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Publication numberUS3122634 A
Publication typeGrant
Publication dateFeb 25, 1964
Filing dateApr 4, 1962
Priority dateApr 4, 1962
Publication numberUS 3122634 A, US 3122634A, US-A-3122634, US3122634 A, US3122634A
InventorsPaul F King
Original AssigneeXerox Corp
Export CitationBiBTeX, EndNote, RefMan
External Links: USPTO, USPTO Assignment, Espacenet
Controlled charging in xerographic copying apparatus
US 3122634 A
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Description  (OCR text may contain errors)

P. F. KING Feb. 25, 1964 CONTROLLED CHARGING IN XEROGRAPHIC COPYING APPARATUS 3 Sheets-Sheet 1 Filed April 4, 1962 EXPOSURE STAT ION DEVELOPMENT STATION FIG. 2

INVENTOR. PAUL F. KING A 7' TORNE) Feb. 25, 1964 P. F. KING 3,122,634

CONTROLLED CHARGING IN XEROGRAPHIC COPYING APPARATUS Filed April 4, 1962 3 Sheets-Sheet 2 FIG. 3

TRANSFER 24- C\ORTRON CURRENT MICROAMPERES SENSITIZING COROTRON 8..

c I I I I I I I 3.5 4 4.5 5 5.5 a 5.5 1 man PAUL F. KING (K I LOVOLTS) .FIG. 4- Qak A T TORNEV Feb. 25, 1964 P. F. KING 3,122,634

CONTROLLED CHARGING IN XEROGRAPHIC COPYING APPARATUS Filed April 4, 1962 3 Sheets-Sheet 3 INVENTOR. PAUL F. Kl NG MFB A TTORIVEY United States Patent Ofiice 3,122,634 Patented Feb. 25, 1964 3 122,634 CGNTRGLLED CHARGTNG IN XEROGRAPHHC QGFYING APPARATUS Paul F. King, Webster, N.Y., assignor to Xerox Qorporation, Reehester, N.Y., a corporation of New York Fiied Apr. 4, 1962, Ser. No. 185,050 4 Qlaims. (Cl. 259-495) This invention relates to xerography in general and, more particularly, to the sensitization of Xerographic plates.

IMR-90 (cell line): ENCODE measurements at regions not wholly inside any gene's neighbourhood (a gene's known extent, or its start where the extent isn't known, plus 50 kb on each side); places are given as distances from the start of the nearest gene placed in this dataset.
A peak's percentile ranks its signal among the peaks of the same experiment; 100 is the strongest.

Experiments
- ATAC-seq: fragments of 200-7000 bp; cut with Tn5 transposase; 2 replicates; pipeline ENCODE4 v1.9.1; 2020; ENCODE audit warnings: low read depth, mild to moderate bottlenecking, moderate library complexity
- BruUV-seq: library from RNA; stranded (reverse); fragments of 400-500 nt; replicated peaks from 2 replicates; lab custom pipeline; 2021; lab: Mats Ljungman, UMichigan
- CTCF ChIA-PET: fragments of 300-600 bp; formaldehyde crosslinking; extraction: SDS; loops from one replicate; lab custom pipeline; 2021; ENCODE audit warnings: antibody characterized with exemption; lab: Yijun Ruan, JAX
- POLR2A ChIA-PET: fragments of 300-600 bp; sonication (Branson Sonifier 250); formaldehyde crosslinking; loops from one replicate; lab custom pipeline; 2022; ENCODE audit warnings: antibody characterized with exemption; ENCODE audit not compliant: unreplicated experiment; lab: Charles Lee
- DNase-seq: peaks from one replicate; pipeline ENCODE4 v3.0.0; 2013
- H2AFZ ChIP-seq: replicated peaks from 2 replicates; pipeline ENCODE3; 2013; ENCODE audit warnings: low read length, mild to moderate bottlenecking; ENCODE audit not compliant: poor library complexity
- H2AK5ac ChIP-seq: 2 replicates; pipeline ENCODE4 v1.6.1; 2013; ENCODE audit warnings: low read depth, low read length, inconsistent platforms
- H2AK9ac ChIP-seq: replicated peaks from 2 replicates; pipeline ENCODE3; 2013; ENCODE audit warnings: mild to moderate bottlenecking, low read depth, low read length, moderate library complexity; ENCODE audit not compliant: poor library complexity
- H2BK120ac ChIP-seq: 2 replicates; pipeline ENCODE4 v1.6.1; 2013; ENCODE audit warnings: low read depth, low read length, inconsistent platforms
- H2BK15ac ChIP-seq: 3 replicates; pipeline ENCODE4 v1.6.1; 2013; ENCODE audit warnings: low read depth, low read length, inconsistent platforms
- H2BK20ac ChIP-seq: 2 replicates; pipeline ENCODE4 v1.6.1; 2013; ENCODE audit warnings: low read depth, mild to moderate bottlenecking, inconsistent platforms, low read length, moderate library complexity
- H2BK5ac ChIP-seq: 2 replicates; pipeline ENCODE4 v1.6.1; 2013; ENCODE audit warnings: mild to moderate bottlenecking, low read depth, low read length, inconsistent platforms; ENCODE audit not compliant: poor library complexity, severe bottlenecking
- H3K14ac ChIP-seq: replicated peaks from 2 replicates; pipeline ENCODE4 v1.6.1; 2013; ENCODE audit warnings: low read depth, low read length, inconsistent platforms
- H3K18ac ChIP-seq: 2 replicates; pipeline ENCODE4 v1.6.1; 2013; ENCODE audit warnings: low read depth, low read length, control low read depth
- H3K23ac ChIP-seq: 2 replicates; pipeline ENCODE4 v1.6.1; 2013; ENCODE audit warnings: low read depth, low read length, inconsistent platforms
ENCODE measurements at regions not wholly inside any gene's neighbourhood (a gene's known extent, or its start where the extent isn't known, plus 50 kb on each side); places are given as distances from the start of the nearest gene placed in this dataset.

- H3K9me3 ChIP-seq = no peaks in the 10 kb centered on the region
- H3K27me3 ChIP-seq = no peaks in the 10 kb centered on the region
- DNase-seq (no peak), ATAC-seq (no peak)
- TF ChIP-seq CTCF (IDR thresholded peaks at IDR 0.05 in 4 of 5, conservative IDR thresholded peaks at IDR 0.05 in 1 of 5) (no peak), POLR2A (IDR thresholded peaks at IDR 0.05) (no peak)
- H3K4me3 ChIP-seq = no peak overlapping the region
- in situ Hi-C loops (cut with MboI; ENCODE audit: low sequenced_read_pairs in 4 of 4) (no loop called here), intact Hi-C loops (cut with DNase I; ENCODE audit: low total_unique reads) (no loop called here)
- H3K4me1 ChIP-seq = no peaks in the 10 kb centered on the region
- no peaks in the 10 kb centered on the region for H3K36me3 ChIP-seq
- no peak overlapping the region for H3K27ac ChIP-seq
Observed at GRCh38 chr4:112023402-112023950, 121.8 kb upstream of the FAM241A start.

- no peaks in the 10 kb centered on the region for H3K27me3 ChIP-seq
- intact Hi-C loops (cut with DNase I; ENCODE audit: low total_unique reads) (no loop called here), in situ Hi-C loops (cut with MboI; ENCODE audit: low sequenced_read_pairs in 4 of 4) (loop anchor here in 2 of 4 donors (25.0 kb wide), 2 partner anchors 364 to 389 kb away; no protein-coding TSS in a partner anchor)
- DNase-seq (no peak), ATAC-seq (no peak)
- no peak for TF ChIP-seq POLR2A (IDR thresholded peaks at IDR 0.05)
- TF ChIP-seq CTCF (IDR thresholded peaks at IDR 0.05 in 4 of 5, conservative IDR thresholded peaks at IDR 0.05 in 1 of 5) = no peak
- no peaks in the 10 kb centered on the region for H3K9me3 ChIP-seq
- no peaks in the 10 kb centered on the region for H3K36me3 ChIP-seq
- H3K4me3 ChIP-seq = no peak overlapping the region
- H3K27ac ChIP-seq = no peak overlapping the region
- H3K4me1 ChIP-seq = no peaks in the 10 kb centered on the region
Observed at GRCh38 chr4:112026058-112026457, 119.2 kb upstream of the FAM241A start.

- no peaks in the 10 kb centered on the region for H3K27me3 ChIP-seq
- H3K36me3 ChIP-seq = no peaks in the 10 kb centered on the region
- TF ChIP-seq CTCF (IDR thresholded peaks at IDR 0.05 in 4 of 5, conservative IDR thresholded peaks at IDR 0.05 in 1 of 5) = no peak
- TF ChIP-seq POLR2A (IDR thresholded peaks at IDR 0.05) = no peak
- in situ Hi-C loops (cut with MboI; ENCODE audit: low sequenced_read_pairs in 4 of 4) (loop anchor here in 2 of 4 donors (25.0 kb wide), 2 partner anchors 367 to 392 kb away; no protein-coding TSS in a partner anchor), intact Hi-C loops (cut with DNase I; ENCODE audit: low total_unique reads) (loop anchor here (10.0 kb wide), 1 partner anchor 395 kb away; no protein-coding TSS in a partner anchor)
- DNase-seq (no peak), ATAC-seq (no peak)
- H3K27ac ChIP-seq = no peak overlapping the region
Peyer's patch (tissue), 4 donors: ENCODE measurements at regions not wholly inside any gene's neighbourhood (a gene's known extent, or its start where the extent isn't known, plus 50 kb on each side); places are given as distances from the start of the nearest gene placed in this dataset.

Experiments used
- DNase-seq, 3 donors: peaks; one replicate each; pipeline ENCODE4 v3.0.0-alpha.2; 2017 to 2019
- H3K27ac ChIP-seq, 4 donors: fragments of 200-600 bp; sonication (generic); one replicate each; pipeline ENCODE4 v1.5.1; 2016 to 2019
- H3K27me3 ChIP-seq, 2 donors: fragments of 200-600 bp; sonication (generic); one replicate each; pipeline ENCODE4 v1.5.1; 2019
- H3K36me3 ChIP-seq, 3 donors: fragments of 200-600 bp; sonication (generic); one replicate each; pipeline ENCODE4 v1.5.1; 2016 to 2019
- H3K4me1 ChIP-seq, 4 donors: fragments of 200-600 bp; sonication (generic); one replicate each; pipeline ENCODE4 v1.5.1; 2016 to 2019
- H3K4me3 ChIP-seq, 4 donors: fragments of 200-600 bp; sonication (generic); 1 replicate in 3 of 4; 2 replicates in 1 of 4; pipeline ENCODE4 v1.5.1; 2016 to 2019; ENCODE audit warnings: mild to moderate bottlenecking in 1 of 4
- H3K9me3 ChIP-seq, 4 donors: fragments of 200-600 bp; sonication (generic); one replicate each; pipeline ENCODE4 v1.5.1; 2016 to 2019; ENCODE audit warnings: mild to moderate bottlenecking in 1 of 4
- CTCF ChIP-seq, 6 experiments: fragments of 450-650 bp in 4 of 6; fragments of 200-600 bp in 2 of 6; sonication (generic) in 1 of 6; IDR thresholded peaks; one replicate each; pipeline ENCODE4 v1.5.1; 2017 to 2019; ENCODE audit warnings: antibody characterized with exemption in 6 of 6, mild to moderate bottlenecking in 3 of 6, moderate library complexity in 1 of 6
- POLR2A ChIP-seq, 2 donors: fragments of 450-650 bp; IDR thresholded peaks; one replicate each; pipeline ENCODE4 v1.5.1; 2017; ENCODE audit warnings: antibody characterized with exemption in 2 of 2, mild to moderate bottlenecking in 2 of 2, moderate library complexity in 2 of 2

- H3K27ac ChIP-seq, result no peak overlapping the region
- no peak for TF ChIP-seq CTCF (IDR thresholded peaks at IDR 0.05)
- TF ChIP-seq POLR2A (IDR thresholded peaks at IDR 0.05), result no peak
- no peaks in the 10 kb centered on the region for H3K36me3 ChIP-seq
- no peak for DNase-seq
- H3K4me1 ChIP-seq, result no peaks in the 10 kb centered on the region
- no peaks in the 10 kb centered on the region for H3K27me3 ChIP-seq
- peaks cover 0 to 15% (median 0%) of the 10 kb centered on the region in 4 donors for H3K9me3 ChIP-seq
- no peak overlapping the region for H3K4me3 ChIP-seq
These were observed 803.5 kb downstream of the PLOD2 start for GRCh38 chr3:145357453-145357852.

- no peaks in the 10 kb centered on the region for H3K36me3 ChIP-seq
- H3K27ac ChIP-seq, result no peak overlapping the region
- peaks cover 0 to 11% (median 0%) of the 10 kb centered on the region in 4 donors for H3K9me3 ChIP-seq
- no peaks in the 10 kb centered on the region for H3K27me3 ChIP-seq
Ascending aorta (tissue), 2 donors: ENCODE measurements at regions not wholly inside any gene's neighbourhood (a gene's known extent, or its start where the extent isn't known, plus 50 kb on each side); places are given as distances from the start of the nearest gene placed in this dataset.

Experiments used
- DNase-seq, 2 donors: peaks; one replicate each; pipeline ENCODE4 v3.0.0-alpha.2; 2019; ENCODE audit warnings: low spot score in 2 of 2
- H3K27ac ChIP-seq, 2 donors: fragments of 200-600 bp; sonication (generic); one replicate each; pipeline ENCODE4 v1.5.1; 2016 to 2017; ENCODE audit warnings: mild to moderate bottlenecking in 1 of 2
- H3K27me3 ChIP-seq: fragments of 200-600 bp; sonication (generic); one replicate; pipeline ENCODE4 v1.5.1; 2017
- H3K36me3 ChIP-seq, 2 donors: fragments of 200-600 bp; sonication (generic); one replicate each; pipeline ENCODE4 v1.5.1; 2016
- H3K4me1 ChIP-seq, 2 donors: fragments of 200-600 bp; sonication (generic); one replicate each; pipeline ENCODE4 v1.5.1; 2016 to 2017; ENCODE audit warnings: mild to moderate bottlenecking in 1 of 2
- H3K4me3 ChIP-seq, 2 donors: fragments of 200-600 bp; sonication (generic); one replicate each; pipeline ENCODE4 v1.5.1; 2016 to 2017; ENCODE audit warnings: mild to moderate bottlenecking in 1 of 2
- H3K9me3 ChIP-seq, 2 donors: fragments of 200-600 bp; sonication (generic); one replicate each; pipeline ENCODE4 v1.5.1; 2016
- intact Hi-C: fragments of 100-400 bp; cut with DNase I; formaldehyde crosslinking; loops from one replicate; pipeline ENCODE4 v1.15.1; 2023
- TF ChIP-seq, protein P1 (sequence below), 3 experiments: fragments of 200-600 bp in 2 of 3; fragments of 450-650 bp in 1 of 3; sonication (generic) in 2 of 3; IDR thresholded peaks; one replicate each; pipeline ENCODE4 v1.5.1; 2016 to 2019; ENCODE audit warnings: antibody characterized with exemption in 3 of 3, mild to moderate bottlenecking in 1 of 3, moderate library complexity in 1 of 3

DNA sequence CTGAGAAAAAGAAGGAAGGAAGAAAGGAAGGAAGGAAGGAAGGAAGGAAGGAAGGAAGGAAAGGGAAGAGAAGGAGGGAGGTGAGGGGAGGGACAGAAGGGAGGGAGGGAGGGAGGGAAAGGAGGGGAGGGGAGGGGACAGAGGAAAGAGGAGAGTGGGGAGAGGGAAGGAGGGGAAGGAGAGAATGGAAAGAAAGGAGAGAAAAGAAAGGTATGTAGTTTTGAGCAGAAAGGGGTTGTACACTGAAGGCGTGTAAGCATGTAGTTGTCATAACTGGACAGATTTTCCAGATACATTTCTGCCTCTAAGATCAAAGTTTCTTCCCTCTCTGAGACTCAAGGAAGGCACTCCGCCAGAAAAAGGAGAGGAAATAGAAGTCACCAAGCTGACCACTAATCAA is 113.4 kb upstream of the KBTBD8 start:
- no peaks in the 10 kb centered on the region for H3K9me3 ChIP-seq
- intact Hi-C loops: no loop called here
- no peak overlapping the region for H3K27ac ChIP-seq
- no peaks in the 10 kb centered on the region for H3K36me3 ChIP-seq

In xerography a uniform electrostatic charge is deposited on the surface of a xerographic plate comprising a photoconductive insulating layer supported by a conductive backing layer. Exposure to an optical image selectively dissipates the charge in the light-struck areas, thus producing an electrostatic charge pattern in image configuration. An appropriate development process, such as dusting with an electroscopic powder which adheres to the charged areas, renders the latent image visible. This powder image may then be transferred to a material such as paper by placing the material in face-to-face contact with the powder image and applying electrical charge to attract the powder to the material surface. This copy may then be rendered permanent by fixing such as by heat fusing.

The general process described has been successfully adapted to a system of continuous xerographic copying comprising a number of sequential steps. Apparatus for this system includes a cylindrical drum, made up of a conductive backing having coated thereon a photocon ductive insulating layer, which is rotated on its longitudinal axis so that a particular surface of the drum will pass, respectively, a charging station, an exposure station, a developing station, a transfer station, and finally a cleaning station. It has been found that an electrostatic charge can be applied at the sensitizing and transfer stations in a number of ways. However, the most successful technique is to apply the charge by means of corona discharge from a wire, or a wire array, maintained at a high potential relative to the backing member supporting the photoconductive layer.